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Genomics

Category archives for Genomics

Warfarin, a commonly used anti-clotting drug, sold under the brand name of Coumadin, has a been a poster child for the promise of pharmacogenomics and personalized medicine. The excitement has come from the idea that knowing a patient’s genotype, in this case for the VKORC1 and CYP2C9 genes, would allow physicians to tailor the dose…

No more delays! BLAST away!

We had a great discussion in the comments yesterday after I published my NJ trees from some of the flu sequences. If I list all the wonderful pieces of advice that readers shared, I wouldn’t have any time to do the searches, but there are a few that I want to mention before getting down…

Watching the chIPs roll in, then I watch them roll away again, I’m just sitting on the DNA, wasting time (sung to the tune of “Sitting on the dock of the bay” by Otis Redding) Hesselberth et.al. recently published a paper about digital genomic footprinting that blew me away because it has so much potential.…

For the past few months, the shake-up that began with Next Generation DNA Sequencing has been forcing me to adjust to a whole new view of things going on inside of a cell. We’ve been learning things these past two years that are completely changing our understanding of the genome and how it works and…

What do the missing Romanov children, genetically engineered humans, financial risk taking, and poop have in common? You can read about all these topics from this month’s Gene Genie carnival at Mary Meets Dolly. Who would have thought that mutations could be so much fun?

Cofactor Genomics is offering to sequence a genome for a few classes for free using Next Generation DNA Sequencing technology (either Illumina GA or via AB SOLiD). Quoting from their site: Cofactor will ask course organizers for a 1 page description of how their ~700Mb sequencing project could be used as an effective teaching aid…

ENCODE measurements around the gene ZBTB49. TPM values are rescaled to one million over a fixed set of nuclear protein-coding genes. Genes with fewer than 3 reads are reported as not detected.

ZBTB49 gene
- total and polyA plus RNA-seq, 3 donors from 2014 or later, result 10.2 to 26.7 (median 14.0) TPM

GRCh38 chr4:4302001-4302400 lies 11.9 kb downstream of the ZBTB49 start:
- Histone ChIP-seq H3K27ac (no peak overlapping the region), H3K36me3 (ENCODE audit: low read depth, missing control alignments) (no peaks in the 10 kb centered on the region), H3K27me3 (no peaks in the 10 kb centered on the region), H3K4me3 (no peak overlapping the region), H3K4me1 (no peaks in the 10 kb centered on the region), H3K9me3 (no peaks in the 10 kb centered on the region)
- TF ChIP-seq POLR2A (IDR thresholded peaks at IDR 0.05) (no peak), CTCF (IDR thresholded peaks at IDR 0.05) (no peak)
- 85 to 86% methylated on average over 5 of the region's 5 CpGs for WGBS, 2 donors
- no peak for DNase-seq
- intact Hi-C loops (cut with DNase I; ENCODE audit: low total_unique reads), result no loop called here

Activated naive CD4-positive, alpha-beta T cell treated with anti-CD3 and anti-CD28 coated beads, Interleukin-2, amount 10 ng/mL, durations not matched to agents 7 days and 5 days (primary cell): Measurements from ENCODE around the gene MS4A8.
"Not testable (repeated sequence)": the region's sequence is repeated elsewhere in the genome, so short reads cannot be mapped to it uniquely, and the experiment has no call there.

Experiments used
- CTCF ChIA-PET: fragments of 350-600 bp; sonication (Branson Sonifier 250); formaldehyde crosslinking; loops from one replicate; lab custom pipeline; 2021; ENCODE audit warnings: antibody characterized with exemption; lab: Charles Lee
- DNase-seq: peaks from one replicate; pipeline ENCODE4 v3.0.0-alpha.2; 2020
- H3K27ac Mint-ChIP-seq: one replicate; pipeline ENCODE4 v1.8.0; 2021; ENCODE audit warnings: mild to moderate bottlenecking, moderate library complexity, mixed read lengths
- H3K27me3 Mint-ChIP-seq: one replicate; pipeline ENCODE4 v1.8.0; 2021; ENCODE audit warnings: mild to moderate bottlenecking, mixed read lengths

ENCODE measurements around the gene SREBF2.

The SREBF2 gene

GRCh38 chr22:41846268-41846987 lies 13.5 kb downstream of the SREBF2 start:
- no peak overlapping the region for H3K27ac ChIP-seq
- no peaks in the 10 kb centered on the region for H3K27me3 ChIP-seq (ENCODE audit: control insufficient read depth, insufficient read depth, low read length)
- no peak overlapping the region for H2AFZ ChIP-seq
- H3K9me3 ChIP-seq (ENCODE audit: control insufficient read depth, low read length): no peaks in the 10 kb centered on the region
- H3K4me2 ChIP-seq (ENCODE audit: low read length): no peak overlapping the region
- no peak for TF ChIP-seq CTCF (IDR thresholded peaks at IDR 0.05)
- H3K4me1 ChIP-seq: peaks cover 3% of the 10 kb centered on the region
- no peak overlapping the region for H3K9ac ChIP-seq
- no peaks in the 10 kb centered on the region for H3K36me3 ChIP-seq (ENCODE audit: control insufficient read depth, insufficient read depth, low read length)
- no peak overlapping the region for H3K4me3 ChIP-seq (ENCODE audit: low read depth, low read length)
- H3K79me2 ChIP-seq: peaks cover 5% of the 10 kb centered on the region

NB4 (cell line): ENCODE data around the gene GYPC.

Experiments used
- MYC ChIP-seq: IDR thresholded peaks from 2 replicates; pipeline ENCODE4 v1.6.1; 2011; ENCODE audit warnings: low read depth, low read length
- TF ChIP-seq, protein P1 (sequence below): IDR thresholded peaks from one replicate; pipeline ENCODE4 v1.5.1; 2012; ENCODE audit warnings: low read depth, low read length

“Digital biology,” as I use the phrase, refers to the idea of using digital information for doing biology. This digital information comes from multiple sources such as DNA sequences, protein sequences, DNA hybridization, molecular structures, analytical chemistry, biomarkers, images, GIS, and more. We obtain this information either from experiments or from a wide variety of…

The New York Times had a great article a couple of days ago on the need for personalized medicine to become more than a catchy phrase. As we’re learning more about the interaction between genes and drug metabolism, we’re also learning that large numbers of people are either taking the wrong drug or taking drugs…

Genome Web’s Daily Scan noted an interesting blog post today from John D. Halamka, one of the people to get his genome sequenced through the personal genome project. I was interested to see his post since Genome Web wrote that he was discussing data standards and we have been writing quite a bit, ourselves, about…